El Salvador is the latest country in Latin America to be put on alert over the “mosquito-borne Zika virus”:
#ZikaVirus: Women in El Salvador advised to avoid pregnancy:
GuillermoGaldos</a> reports <a href="https://twitter.com/hashtag/Zika?src=hash">#Zika</a> <a href="https://t.co/gyoX2syK7h">https://t.co/gyoX2syK7h</a> <a href="https://t.co/3b59cBRZT7">pic.twitter.com/3b59cBRZT7</a></p>— Channel 4 News (Channel4News) January 22, 2016
The authorities there are advising women to try to avoid pregnancy for the the next two years to avoid passing on complications to babies.
Women already pregnant are being advised to do what they can to reduce the risk of mosquito bites.
The authorities in the US are warning pregnant women about the risk of traveling to the region.
“We are quite concerned about the potential complications to the fetus of a Zika virus infection of pregnant women and so we really are advising that pregnant women seriously consider postponing travel to these areas if possible,” said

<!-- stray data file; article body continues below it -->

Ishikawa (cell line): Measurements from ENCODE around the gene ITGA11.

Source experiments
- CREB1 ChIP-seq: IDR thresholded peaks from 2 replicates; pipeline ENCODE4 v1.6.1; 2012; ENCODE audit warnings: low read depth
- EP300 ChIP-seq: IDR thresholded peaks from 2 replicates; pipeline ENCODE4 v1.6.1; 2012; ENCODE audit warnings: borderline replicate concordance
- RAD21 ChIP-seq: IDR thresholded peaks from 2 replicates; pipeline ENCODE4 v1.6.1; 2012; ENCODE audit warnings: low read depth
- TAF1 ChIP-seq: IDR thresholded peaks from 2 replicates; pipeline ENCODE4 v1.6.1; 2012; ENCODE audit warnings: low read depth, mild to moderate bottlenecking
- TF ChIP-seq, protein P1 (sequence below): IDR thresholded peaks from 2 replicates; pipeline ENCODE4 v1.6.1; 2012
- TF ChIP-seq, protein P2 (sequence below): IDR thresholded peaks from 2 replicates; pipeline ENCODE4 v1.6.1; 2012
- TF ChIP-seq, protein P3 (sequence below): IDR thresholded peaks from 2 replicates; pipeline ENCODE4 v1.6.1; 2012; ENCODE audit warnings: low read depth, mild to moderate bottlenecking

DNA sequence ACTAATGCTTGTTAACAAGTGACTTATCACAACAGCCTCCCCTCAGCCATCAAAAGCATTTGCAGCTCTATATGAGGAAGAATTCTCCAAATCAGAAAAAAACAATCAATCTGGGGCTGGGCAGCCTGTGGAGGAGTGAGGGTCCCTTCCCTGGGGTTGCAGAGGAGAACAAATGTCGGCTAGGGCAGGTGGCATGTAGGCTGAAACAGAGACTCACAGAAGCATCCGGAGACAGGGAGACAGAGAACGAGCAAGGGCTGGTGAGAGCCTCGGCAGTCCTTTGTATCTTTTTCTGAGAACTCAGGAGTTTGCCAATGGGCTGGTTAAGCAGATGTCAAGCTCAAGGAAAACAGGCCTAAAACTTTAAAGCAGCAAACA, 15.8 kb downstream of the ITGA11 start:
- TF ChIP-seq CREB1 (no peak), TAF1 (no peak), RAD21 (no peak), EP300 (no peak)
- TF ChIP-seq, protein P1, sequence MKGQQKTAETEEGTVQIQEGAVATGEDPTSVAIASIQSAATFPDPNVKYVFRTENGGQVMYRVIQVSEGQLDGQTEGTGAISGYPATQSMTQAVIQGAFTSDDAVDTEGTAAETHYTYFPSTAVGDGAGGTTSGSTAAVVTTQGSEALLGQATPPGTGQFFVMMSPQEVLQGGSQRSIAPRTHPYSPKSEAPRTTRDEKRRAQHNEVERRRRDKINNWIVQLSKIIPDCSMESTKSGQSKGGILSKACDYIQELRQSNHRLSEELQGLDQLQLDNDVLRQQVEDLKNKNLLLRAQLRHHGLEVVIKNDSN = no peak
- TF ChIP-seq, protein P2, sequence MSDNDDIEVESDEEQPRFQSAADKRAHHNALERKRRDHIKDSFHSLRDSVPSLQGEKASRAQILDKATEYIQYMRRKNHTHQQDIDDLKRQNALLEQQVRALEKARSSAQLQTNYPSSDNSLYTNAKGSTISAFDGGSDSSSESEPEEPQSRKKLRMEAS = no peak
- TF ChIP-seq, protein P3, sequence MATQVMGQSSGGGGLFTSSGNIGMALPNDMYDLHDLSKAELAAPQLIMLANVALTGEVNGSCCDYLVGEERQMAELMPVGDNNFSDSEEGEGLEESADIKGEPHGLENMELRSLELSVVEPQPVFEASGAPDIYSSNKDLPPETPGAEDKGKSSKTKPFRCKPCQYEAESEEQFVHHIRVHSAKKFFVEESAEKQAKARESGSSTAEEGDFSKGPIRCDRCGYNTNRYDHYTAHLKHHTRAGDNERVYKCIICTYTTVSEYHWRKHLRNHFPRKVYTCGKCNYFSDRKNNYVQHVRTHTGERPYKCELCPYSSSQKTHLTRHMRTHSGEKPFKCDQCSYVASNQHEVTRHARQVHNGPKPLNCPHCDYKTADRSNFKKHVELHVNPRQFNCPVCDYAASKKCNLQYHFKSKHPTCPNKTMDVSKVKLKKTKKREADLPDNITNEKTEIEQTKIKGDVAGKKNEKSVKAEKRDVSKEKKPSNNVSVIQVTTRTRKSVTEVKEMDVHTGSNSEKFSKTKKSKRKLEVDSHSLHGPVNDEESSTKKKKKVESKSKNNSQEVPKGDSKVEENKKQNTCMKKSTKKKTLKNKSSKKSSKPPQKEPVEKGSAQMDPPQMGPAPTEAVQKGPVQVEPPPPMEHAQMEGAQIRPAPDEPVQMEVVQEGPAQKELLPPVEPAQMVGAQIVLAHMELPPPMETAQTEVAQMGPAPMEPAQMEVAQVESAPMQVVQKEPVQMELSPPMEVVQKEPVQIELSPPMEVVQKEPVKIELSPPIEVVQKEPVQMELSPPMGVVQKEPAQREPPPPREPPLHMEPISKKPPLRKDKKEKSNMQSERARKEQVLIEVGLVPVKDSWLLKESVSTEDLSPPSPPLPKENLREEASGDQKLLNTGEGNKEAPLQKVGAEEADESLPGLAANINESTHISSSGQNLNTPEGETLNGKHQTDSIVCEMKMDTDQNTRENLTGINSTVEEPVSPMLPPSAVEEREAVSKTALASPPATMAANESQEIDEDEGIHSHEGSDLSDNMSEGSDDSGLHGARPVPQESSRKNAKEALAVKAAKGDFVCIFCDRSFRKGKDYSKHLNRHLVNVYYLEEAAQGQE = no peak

Dr Beth Bell of the Center for Disease Control and Prevention in the US.
The Zika virus causes relatively mild symptoms but the Pan American Health Organisation says it may be linked to cases of brain damage in newborn babies in Brazil, one of the hardest hit countries.
What's behind Brazil's alarming surge in babies born with small heads https://t.co/71zORLYkVo By
Dina_Maron</a> <a href="https://twitter.com/hashtag/Zika?src=hash">#Zika</a> <a href="https://t.co/8f5pW0UlPI">pic.twitter.com/8f5pW0UlPI</a></p>— Scientific American (sciam) January 22, 2016
It has spread quickly through large parts of Latin America and the Caribbean affecting 21 nations so far.
In northeast Brazil there has been a marked increase in cases of microcephaly, a neurological disorder in babies that scientists think may be linked to Zika.